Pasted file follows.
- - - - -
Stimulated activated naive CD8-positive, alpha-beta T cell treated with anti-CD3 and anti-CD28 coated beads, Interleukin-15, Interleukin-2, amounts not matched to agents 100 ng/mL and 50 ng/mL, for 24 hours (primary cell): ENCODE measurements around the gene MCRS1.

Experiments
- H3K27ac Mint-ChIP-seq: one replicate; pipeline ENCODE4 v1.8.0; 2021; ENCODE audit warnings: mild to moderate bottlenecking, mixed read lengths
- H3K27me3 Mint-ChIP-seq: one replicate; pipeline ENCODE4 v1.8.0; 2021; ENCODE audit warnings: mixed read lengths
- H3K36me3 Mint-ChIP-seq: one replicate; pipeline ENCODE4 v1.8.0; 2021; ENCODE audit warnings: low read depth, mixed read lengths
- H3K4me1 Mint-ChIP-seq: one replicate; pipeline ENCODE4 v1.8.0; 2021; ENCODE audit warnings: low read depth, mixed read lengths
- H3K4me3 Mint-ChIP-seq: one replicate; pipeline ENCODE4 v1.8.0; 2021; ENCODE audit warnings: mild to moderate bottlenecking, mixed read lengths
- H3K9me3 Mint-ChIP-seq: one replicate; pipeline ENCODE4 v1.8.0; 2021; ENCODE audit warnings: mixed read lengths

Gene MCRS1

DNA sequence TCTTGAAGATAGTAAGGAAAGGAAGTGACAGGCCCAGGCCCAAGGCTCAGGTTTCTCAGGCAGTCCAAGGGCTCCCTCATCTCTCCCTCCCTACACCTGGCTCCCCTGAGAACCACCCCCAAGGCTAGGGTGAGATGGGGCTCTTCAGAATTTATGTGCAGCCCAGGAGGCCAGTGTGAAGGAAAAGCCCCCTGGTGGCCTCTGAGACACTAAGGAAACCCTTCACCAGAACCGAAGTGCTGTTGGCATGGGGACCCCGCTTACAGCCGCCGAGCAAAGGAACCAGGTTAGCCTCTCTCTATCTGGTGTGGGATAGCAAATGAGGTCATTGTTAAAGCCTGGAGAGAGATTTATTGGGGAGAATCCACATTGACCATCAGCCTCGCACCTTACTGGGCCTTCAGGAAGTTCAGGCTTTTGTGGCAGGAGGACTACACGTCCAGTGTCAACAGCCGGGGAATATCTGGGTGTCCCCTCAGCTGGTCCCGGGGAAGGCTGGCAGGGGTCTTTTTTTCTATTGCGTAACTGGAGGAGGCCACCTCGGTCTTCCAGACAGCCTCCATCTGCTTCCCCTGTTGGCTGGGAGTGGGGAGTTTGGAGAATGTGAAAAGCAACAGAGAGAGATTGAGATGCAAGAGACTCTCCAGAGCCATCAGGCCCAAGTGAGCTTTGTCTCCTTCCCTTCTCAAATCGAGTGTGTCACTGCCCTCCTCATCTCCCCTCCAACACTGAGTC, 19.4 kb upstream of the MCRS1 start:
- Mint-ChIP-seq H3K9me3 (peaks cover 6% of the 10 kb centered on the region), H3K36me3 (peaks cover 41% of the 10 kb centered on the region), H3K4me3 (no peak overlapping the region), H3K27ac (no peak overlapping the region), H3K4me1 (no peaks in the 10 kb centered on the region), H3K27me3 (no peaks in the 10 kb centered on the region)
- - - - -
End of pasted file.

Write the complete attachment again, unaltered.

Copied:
Stimulated activated naive CD8-positive, alpha-beta T cell treated with anti-CD3 and anti-CD28 coated beads, Interleukin-15, Interleukin-2, amounts not matched to agents 100 ng/mL and 50 ng/mL, for 24 hours (primary cell): ENCODE measurements around the gene MCRS1.

Experiments
- H3K27ac Mint-ChIP-seq: one replicate; pipeline ENCODE4 v1.8.0; 2021; ENCODE audit warnings: mild to moderate bottlenecking, mixed read lengths
- H3K27me3 Mint-ChIP-seq: one replicate; pipeline ENCODE4 v1.8.0; 2021; ENCODE audit warnings: mixed read lengths
- H3K36me3 Mint-ChIP-seq: one replicate; pipeline ENCODE4 v1.8.0; 2021; ENCODE audit warnings: low read depth, mixed read lengths
- H3K4me1 Mint-ChIP-seq: one replicate; pipeline ENCODE4 v1.8.0; 2021; ENCODE audit warnings: low read depth, mixed read lengths
- H3K4me3 Mint-ChIP-seq: one replicate; pipeline ENCODE4 v1.8.0; 2021; ENCODE audit warnings: mild to moderate bottlenecking, mixed read lengths
- H3K9me3 Mint-ChIP-seq: one replicate; pipeline ENCODE4 v1.8.0; 2021; ENCODE audit warnings: mixed read lengths

Gene MCRS1

DNA sequence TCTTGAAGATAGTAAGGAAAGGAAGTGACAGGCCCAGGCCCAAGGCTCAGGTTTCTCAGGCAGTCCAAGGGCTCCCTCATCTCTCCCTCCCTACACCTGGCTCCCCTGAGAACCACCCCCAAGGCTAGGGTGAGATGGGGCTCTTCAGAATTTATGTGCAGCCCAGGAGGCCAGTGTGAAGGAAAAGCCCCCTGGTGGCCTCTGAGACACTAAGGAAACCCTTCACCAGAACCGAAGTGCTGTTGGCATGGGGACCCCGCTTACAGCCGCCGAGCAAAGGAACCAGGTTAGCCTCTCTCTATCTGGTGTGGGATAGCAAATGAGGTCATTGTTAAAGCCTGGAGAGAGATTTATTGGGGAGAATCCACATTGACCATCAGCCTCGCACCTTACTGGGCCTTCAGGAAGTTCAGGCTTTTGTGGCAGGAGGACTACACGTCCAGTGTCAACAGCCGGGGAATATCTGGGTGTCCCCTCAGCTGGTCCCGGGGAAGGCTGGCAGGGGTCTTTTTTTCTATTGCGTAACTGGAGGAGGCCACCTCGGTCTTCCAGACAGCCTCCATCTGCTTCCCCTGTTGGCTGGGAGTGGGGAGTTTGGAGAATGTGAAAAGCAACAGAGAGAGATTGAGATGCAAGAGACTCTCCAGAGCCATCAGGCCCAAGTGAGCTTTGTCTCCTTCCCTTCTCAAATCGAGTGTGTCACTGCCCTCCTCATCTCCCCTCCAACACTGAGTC, 19.4 kb upstream of the MCRS1 start:
- Mint-ChIP-seq H3K9me3 (peaks cover 6% of the 10 kb centered on the region), H3K36me3 (peaks cover 41% of the 10 kb centered on the region), H3K4me3 (no peak overlapping the region), H3K27ac (no peak overlapping the region), H3K4me1 (no peaks in the 10 kb centered on the region), H3K27me3 (no peaks in the 10 kb centered on the region)